Review by PaladinCrusader

"Square Enix has done it again!"

The Final Fantasy franchise is responsible for having the most amazing RPGs ever to exist. While their gameplay doesn't really differ from one another, each new game always promises a fresh storyline, beautiful graphics, and unique soundtrack. Seeing that Crisis Core was a big hit when it came to the PSP, I decided to try it out. Not surprisingly, Square Enix has once again hit the jackpot.

The first thing that caught my eye was the game's design. It was beautiful, smooth, and tremendous. Right when I saw the opening, I was stunned by the smooth CGI pictures and marvelous scenario. I instantly realized that whoever designed this game must have slaved for many hours just to make the cutscenes alone. The features of every character are smooth while their movements are extremely realistic. It's a very hard thing to believe that the PSP can support such work.

While the cutscenes look very nice, the design in the actual game doesn't fall short. Attacks look really cool while every possible skill and magic is creatively drawn. There isn't any noticeable lag no matter how much actions are taken within each battle, thus giving a big plus to the game's fun. In terms of graphics, Crisis Core excels above any PSP game I ever saw.

Unlike the picturesque graphics, the gameplay is not without its flaws. While entertaining and addictive, the battles tend to get repetitive. There are tons of enemies and levels within this game, but they usually offer the same challenges for many levels. After a while, the dungeons and levels of Crisis Core may look boring to players, as they are too identical to one another.

Anyone who already played the sequel of this game in PSX will certainly know how to play Crisis Core. You basically move your main character around the map while trying to accomplish your goals. If your character ‘touches' an enemy, the game will transport you to a battlefield where the engagement begins. In Crisis Core, battles take place in a real-time fashion. This means that you're able to move around the battlefield freely while trying to eliminate the opposing force. After you're victorious, the game transports you back into the map.

Despite the fact that the battles sound really simple, there are actually a few problems. A major noticeable flaw is that the battles tend to become ‘button-mashing'. This means that around 75% of the battles you'll probably face involves nothing more than mashing the attack button furiously. It's true that there are a lot of skills and magic in Crisis Core, but you'll soon find out that most of them pale in comparison to your normal attacks.

There are lots of extra missions within the game, each having different kinds of enemies and rewards. Although none of these optional quests are story-related, you may find them useful for training whenever you're stuck in the story. These missions also greatly contribute towards the game's length.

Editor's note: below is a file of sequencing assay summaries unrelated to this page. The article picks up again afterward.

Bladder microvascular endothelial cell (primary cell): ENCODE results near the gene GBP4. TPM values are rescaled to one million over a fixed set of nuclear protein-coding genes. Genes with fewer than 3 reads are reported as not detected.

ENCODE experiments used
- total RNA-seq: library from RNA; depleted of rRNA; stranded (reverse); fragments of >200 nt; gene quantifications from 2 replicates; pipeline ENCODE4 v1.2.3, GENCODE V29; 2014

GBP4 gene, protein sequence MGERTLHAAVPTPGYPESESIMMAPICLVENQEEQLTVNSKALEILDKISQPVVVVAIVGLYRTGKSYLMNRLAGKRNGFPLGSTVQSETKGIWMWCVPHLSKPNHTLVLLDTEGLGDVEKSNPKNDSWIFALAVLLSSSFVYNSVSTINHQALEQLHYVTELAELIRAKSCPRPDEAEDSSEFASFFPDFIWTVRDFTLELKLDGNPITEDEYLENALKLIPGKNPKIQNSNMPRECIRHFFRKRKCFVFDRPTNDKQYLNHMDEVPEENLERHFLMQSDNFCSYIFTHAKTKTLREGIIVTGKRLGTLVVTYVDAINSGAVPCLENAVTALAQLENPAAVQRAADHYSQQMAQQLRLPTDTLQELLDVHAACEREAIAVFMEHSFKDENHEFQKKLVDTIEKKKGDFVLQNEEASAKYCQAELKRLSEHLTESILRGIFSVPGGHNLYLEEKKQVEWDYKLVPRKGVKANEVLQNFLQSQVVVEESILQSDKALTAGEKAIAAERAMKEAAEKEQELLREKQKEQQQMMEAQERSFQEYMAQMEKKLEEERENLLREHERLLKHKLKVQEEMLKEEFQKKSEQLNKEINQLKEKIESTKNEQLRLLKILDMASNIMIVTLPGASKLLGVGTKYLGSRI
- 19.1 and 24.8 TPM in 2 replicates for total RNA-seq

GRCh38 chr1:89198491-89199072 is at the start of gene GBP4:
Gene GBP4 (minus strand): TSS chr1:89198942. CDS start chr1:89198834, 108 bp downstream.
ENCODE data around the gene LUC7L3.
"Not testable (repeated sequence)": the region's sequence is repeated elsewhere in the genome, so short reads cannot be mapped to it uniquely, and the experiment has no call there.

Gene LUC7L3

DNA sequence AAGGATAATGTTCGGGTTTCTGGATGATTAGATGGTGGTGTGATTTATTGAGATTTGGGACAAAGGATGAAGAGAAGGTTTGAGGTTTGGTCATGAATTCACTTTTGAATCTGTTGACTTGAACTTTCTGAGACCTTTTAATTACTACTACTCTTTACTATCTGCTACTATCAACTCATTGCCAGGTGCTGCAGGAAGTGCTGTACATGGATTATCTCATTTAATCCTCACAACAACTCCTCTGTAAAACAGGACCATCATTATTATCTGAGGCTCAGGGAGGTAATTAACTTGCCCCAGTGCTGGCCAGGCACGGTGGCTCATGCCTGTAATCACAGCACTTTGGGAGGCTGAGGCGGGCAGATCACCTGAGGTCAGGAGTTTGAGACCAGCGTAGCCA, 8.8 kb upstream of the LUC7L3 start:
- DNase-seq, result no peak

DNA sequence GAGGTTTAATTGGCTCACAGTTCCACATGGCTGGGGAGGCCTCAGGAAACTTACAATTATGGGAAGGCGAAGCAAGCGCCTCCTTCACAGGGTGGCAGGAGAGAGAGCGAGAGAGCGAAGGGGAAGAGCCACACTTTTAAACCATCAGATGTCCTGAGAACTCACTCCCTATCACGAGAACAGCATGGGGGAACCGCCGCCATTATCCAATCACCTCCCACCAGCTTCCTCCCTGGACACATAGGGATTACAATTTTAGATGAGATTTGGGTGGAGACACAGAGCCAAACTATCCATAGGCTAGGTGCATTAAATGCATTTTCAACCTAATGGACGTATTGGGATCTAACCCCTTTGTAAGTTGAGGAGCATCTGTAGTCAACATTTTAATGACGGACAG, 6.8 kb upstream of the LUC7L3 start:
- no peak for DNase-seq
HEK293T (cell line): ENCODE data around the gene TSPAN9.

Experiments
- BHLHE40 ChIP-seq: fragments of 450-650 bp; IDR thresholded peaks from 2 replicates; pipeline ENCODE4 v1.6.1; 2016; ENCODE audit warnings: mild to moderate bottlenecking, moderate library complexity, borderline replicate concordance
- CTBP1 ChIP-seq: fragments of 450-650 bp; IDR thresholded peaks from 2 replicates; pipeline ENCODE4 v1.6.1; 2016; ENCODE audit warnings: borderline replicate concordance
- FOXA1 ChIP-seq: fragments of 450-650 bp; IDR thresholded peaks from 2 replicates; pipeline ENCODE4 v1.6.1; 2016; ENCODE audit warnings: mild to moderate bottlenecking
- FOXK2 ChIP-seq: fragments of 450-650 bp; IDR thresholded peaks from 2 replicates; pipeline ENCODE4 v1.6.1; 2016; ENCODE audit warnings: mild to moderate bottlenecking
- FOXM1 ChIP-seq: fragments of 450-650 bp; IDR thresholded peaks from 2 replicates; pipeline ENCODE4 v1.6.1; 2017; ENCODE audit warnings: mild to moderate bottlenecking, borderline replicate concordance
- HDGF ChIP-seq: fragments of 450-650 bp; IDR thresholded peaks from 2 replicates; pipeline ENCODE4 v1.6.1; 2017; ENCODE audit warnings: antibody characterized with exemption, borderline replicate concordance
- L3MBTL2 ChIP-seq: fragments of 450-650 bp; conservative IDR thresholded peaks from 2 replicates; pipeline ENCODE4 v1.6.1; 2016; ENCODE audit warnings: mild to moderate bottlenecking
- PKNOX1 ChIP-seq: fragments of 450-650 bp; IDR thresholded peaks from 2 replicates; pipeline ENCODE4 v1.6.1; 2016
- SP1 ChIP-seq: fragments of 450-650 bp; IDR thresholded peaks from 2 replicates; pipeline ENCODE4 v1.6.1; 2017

Even with tons of missions at the game's disposal, they all have an identical flaw that is worth mentioning. About all the optional missions in Crisis Core have the same goal, which is to defeat a certain monster. Rather than doing this, I wished Square Enix assigned different goals for the missions in order to avoid the game being too repetitive. Even so, I still had quite a lot fun doing them.

As far as the gameplay goes, the story can simply be described as the most awesome part of Crisis Core. Probably the most prized element of the game, the plot in Crisis Core is full of happiness, action, love, and sadness. Upon finishing the game, anyone can find it obvious that Crisis Core has the potential to become a well-written novel.

The story starts as a group called the Wutai has jacked a train in the city of Midgar. Shinra, the main military force of Midgar, has been assigned to stop the train at all cost. To achieve this, they sent SOLDIERs, men who are technologically enhanced to handle any hostile situation. The two SOLDIERs who are assigned to this mission, Zack and Angeal, managed to complete their missions by stopping the train. Even if the mission was a success, Zack began to notice the truth that will slowly change his course of journey forever.

As Zack, the main hero of the game, you must undertake a mission to find out the true intentions of Shinra. While traversing dangerous quests and treacherous missions, you'll also meet plenty of other characters to interact with. Honestly speaking, Crisis Core has probably the deepest character development I ever encountered in any video game.

The scenes of a good plot must also be filled with good music. In the soundtrack department, Crisis Core excels in many ways. Every tune has been composed beautifully, thus making the story even more alive. Fast-paced guitars are played when a battle is progressing while the melody of lively harps fill the air when a peaceful scene is taking place. Without a doubt, Crisis Core is flawless in terms of soundtrack.

The length of Crisis Core is decided by the player's will. If they would gladly play all the optional missions that have been provided, the game can last them for a very long time. On the other hand, players who only wish to go through the main story will find a meaningless purchase.

My final conclusion is that Crisis Core is a top-notch game. It's a purchase that RPG fans will never regret. If you are looking for a game that will fill you PSP's library with something marvelous, then look no further. Crisis Core is definitely one of the best game Sony's handheld console can offer.

Reviewer's Rating:   4.5 - Outstanding

Originally Posted: 06/29/09

Game Release: Crisis Core: Final Fantasy VII (US, 03/24/08)

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